The volume is divided into four parts: (1) dubbing, subtitling and surtitling; (2) AVT training; (3) audio description (AD); and (4) subtitling for the deaf and hard-of-hearing (SDH). Although the papers are presented by researchers of diverse origins and backgrounds, we must admit that this book has a slightly Polish slant. However, instead of focusing only on the areas that are traditionally discussed in relation to Poland, such as VO, the authors in this volume offer a fresh perspective on various AVT practices in Poland, demonstrating that the country is not solely a VO stronghold. The readers may find it interesting to know that Poland ← 1 | 2 → has a long-standing dubbing tradition, that Polish subtitling is thriving, and that it is also home to various access services, such as SDH, AD, audio subtitling, etc.

Part 1 of the book focuses on issues and countries which are not often represented in AVT research. In Chapter 1, Witosław Awedyk discusses the specificity of the work as a Norwegian subtitler in view of the unique language situation in Norway. In addition to the challenges an audiovisual translator needs to face, the author also presents a general description of the Norwegian language policy. In Chapter 2, Halyna Stashkiv examines the factors that determine the choice of AVT mode in Ukraine, as well as the political, social and historical agenda behind it. She examines the context of Ukraine’s totalitarian past on the one hand, and its being part of the modern globalized world with English as the lingua franca on the other. She also discusses an interesting paradox of Ukrainian AVT, i.e. the foreignizing effect of dubbing and VO and the domesticating effect of subtitles. In Chapter 3, Leticia Santamaría Ciordia deals with the question of what might be called ‘auteur translation’ by investigating the question of whether the presence of an identifiable style in the work of Almodóvar influences the priorities of the translation and favours a target text closer to the original, showing more tolerance with expletives and obscenities, while helping to maintain the spirit of the original and retaining the sensation of authenticity. In Chapter 4, Juan David González-Iglesias González introduces a new software tool for the technical analysis of subtitle files with regard to the subtitle reading speed. The author also presents results of a study showing that there has been a clear evolution in the past few years in the two main parameters: reading speed and gap between consecutive subtitles. In Chapter 5, Anna Urban presents an analysis of sixteen animated films for children and their Polish dubbed versions, giving an extensive account of ‘excessive domestication’ practices in Polish dubbed films. She concludes that they are a result of translators’ intention to make the films more appealing and entertaining to adults. In Chapter 6, Ilaria Parini explores the issue of slang in Hollywood mafia movies and its Italian dubbing. She argues that the characters starring mafia movies in Hollywood productions usually speak a very distinguishable language variety whose most characterizing features is slang. Corpus analysis reveals that in some ← 2 | 3 → cases the translation manages to transpose both the diatopic and the diastratic connotations of the source texts, while in other cases many of the slang expressions have been generalized or standardized, which implies a substantial loss in characterization. In Chapter 7, Anna Rędzioch-Korkuz examines the surtitling strategies employed by Polish opera houses through questionnaires distributed among particular opera companies and interviews with professional surtitlers. She discovers that surtitles in Poland do not comply with the rudiments of AVT as they follow very closely the literary or singable translation of the libretto. The author claims that in the context of the whole performance surtitles should be seen as a helpful device facilitating the operatic communication rather than as an end in itself.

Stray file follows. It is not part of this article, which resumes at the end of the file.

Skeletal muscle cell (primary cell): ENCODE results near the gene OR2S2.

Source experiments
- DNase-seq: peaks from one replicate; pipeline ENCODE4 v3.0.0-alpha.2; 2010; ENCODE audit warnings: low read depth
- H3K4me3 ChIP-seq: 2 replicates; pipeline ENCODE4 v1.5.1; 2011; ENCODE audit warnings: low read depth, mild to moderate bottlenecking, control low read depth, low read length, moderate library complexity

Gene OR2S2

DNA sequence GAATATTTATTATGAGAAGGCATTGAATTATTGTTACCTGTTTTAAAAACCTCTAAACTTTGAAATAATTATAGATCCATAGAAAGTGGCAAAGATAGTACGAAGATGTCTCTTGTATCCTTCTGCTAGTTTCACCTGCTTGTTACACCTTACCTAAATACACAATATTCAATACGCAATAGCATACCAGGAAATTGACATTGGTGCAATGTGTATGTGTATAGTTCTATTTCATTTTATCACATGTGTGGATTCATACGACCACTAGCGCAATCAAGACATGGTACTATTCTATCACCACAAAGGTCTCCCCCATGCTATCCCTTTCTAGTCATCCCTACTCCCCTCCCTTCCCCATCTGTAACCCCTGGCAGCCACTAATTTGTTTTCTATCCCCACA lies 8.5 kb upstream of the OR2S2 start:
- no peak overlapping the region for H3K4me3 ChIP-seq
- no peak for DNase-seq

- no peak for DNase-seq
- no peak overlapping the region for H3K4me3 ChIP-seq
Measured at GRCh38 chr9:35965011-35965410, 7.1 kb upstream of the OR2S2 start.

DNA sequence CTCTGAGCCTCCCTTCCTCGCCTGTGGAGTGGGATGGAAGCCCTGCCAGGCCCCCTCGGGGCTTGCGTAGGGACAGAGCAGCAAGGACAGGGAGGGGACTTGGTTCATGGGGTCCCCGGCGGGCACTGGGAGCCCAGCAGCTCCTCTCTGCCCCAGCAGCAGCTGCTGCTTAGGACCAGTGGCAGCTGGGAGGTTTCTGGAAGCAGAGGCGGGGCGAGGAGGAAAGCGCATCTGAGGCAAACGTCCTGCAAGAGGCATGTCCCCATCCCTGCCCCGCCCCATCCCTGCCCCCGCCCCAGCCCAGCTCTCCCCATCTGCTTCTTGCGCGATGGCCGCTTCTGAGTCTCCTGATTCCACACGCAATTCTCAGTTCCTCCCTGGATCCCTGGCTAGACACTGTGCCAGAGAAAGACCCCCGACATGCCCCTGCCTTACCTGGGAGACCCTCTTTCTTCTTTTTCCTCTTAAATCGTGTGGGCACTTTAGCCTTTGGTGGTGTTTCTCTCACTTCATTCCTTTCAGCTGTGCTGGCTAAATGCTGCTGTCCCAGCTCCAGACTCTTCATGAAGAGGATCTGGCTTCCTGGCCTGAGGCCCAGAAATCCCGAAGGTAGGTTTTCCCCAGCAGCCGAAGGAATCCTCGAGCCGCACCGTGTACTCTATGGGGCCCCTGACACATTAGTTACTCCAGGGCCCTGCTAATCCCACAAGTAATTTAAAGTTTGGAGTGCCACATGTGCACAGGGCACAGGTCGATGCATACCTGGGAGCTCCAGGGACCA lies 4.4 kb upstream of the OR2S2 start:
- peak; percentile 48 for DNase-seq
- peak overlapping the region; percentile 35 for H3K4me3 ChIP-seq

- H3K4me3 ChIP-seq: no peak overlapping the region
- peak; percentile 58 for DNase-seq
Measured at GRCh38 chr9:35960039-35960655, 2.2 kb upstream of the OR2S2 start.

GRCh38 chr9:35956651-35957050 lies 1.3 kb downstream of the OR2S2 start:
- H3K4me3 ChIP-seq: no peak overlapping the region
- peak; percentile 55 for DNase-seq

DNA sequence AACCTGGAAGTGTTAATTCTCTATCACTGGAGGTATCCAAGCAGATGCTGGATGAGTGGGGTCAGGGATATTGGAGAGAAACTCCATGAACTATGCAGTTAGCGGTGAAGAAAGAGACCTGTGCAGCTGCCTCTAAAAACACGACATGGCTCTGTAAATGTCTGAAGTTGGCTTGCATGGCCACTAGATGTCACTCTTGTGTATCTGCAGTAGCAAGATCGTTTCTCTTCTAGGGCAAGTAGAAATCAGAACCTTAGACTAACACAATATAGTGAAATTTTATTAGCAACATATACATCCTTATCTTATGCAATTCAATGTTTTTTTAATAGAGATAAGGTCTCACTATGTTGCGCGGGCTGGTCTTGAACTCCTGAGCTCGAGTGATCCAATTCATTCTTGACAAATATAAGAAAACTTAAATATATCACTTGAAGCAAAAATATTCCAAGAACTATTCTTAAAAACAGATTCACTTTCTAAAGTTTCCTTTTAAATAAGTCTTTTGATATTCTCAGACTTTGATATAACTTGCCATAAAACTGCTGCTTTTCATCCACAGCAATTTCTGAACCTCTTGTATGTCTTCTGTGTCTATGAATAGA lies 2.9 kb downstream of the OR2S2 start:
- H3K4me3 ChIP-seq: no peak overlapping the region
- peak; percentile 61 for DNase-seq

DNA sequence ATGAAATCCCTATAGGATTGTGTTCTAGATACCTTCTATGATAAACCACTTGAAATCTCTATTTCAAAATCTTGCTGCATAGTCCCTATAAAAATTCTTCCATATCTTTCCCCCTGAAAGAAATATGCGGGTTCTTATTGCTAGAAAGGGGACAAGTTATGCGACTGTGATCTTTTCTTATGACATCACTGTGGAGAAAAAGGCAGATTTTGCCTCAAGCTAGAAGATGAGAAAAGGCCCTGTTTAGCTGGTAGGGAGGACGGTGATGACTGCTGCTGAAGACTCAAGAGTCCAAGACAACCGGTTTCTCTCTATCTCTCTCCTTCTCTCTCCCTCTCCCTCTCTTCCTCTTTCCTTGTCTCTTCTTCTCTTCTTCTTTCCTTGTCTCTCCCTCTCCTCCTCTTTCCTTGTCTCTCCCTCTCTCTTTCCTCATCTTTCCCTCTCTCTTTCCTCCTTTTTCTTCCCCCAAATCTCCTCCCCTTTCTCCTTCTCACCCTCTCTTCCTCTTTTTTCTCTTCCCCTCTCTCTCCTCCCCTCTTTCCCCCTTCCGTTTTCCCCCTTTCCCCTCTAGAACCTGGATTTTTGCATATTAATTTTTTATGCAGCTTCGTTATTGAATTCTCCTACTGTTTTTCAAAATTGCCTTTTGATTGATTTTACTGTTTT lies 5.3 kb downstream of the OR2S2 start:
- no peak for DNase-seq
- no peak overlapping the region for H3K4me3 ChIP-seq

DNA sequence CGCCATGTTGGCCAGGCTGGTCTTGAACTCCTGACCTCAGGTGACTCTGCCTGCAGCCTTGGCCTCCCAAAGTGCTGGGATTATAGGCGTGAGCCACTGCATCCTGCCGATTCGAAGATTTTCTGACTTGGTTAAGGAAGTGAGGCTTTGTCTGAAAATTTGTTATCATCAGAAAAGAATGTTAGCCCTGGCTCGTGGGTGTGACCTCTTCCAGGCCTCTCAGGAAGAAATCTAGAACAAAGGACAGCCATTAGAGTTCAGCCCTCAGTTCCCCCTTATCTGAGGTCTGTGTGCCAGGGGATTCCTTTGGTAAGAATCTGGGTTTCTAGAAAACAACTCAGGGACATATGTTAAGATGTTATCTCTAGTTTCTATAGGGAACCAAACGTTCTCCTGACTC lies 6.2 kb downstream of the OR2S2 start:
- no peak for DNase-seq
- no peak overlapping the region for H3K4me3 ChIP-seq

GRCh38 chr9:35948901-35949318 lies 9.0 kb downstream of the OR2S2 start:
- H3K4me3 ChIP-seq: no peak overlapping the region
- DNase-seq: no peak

Part 2 consists of two chapters and is dedicated to translator training, particularly in the context of voiceover and subtitling. In Chapter 8, Agnieszka Chmiel seems to be taking us into a fairytale as she examines the issue of audiovisual translation’s ‘ugly duckling’ (Orero 2006) or ‘Cinderella’ (Woźniak 2012), namely VO. She discusses issues such as definitions of VO and synchrony requirements applicable to Western non-fiction VO and Polish fiction VO as well as contents of a theoretical and practical VO course organised as part of the Postgraduate Programme in Audiovisual Translation offered by the Faculty of English at Adam Mickiewicz University to fill the gap in VO training in Poland. In Chapter 9 Laura Incalcaterra McLoughlin argues that the use of audiovisual texts and subtitling in particular can impact positively on trainee translators’ progression towards a wider translation proficiency by helping them to develop transfer competence, increase flexibility and enhance analytical and problem solving skills.